When I graduated from college the sum total of my “professional” wardrobe included two suits – a medium gray herringbone and a dark char-brown (both with a vest), the navy blazer I’d had since high school (Thanks again, Dad and Mom!), one gray slack, three dress shirts, and a handful of ties. The shoes I had aren’t even worth mentioning. All but the blazer had been purchased with money I made working during the summers of my college years. By today’s valuation, I had invested close to a thousand dollars per suit. It was a lot of money at the time, but I thought they were awesome, and I always felt amazing when I put them on.
Q: How did I end up with a brown suit as one of my first two, and didn’t even own a navy suit until years later?
A: I liked it, and nobody suggested that I do any different.
More recently, as a professional clothier, I have had the pleasure of helping several fortunate young men get started with their professional wardrobe. In almost every case the clothing has been a gift from parents, grand parents, a mentor, or everyone’s favorite – the “rich uncle.” Such a gift is nothing short of a sound investment and a big vote of confidence. A few key pieces of professional clothing will go a long way to create a great first impression and set a young person on to the path of success.
Chris R. just got a new solid dark gray suit, white shirt, and a great tie as a Christmas gift from is parents. His first chance to wear it will be for no particular reason other than to show off for his older brother. C.P. got his first new suit, a dark blue solid, as a gift from his parents just before his senior year of college in preparation for senior year events and the interviews that will get him the job that will get him off of the family payroll.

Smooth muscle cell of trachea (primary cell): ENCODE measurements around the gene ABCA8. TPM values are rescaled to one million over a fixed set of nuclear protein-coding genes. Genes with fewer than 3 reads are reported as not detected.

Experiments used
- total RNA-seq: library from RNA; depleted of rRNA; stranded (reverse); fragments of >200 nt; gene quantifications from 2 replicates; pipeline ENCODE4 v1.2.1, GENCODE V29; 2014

Either a dark blue/navy or dark gray solid suit is the clear choice to begin building the “dress up” portion of your wardrobe, particularly for those who aspire to work in the fields of finance, law, politics, or sales and marketing. The versatility, universal acceptance, and powerful symbolism of either suit is unrivaled. Either one is your one essential suit.
With respect to style, a classic two-button coat and a flat front pant, with our without cuffs, is the way to go. If you’re having a suit made, you may also want to add a matching vest, though I would advise against adding the vest to the look in most interview situations, lest you come across a bit too charming.
As every main dish needs a side or two to complete the meal, your dark solid suit will need a white shirt for formal and/or conservative occasions and another shirt, maybe a stripe or check of some kind, to mix it up and add flavor. Be sure to add at least one shirt with French cuffs. Why? Well, for one, there are just too many fun cufflinks that need to worn. There is truly something for everyone, including your school if you went to one of more than 100 Division I schools now represented in our NCAA collection.
Your look will be complete with a pair of black dress shoes and coordinating belt of the same color, dark socks that are essentially the same color as your pants, and a selection of ties and pocket squares.
Michael K. just got two outfits from his grandfather for his college graduation. A dark gray solid suit is the foundation piece, complemented by a blue windowpane sport jacket and navy solid pant to provide a more casual alternative. Both look great with a light blue solid shirt and sophisticated neat pattern tie. He also got a green check shirt and coordinating tie that he really likes with the gray suit. The gray pant from the suit can also be worn with the sport jacket, so there is a lot of natural versatility in everything he picked out.